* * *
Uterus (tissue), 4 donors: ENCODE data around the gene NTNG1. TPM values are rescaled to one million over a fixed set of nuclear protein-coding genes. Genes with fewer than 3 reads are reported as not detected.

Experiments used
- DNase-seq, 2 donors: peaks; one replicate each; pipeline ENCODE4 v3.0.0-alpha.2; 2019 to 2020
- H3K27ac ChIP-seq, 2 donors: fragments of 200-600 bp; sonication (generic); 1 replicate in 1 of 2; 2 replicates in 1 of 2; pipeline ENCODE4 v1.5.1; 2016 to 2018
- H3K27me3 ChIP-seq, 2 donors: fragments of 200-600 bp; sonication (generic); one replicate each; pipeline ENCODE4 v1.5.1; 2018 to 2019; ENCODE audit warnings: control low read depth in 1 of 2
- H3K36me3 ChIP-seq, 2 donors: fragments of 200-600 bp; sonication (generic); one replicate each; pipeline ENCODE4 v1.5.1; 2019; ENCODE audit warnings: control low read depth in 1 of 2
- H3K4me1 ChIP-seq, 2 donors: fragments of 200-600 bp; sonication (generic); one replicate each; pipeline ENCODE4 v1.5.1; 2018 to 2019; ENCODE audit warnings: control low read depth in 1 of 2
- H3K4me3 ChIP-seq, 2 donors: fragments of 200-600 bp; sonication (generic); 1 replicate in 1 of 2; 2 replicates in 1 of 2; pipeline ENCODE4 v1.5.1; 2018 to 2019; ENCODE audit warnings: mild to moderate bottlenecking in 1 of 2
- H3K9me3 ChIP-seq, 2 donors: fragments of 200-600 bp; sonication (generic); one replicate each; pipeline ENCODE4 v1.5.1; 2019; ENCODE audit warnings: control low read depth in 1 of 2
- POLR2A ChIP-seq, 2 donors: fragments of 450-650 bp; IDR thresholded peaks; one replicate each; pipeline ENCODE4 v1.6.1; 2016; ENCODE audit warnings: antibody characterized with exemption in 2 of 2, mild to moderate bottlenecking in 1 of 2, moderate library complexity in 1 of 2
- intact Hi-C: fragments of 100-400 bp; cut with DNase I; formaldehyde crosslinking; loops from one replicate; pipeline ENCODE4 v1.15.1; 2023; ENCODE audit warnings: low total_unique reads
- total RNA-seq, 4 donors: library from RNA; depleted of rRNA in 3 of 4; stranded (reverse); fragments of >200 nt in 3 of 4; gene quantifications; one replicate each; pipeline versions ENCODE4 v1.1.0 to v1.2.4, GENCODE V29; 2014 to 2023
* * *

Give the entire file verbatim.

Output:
Uterus (tissue), 4 donors: ENCODE data around the gene NTNG1. TPM values are rescaled to one million over a fixed set of nuclear protein-coding genes. Genes with fewer than 3 reads are reported as not detected.

Experiments used
- DNase-seq, 2 donors: peaks; one replicate each; pipeline ENCODE4 v3.0.0-alpha.2; 2019 to 2020
- H3K27ac ChIP-seq, 2 donors: fragments of 200-600 bp; sonication (generic); 1 replicate in 1 of 2; 2 replicates in 1 of 2; pipeline ENCODE4 v1.5.1; 2016 to 2018
- H3K27me3 ChIP-seq, 2 donors: fragments of 200-600 bp; sonication (generic); one replicate each; pipeline ENCODE4 v1.5.1; 2018 to 2019; ENCODE audit warnings: control low read depth in 1 of 2
- H3K36me3 ChIP-seq, 2 donors: fragments of 200-600 bp; sonication (generic); one replicate each; pipeline ENCODE4 v1.5.1; 2019; ENCODE audit warnings: control low read depth in 1 of 2
- H3K4me1 ChIP-seq, 2 donors: fragments of 200-600 bp; sonication (generic); one replicate each; pipeline ENCODE4 v1.5.1; 2018 to 2019; ENCODE audit warnings: control low read depth in 1 of 2
- H3K4me3 ChIP-seq, 2 donors: fragments of 200-600 bp; sonication (generic); 1 replicate in 1 of 2; 2 replicates in 1 of 2; pipeline ENCODE4 v1.5.1; 2018 to 2019; ENCODE audit warnings: mild to moderate bottlenecking in 1 of 2
- H3K9me3 ChIP-seq, 2 donors: fragments of 200-600 bp; sonication (generic); one replicate each; pipeline ENCODE4 v1.5.1; 2019; ENCODE audit warnings: control low read depth in 1 of 2
- POLR2A ChIP-seq, 2 donors: fragments of 450-650 bp; IDR thresholded peaks; one replicate each; pipeline ENCODE4 v1.6.1; 2016; ENCODE audit warnings: antibody characterized with exemption in 2 of 2, mild to moderate bottlenecking in 1 of 2, moderate library complexity in 1 of 2
- intact Hi-C: fragments of 100-400 bp; cut with DNase I; formaldehyde crosslinking; loops from one replicate; pipeline ENCODE4 v1.15.1; 2023; ENCODE audit warnings: low total_unique reads
- total RNA-seq, 4 donors: library from RNA; depleted of rRNA in 3 of 4; stranded (reverse); fragments of >200 nt in 3 of 4; gene quantifications; one replicate each; pipeline versions ENCODE4 v1.1.0 to v1.2.4, GENCODE V29; 2014 to 2023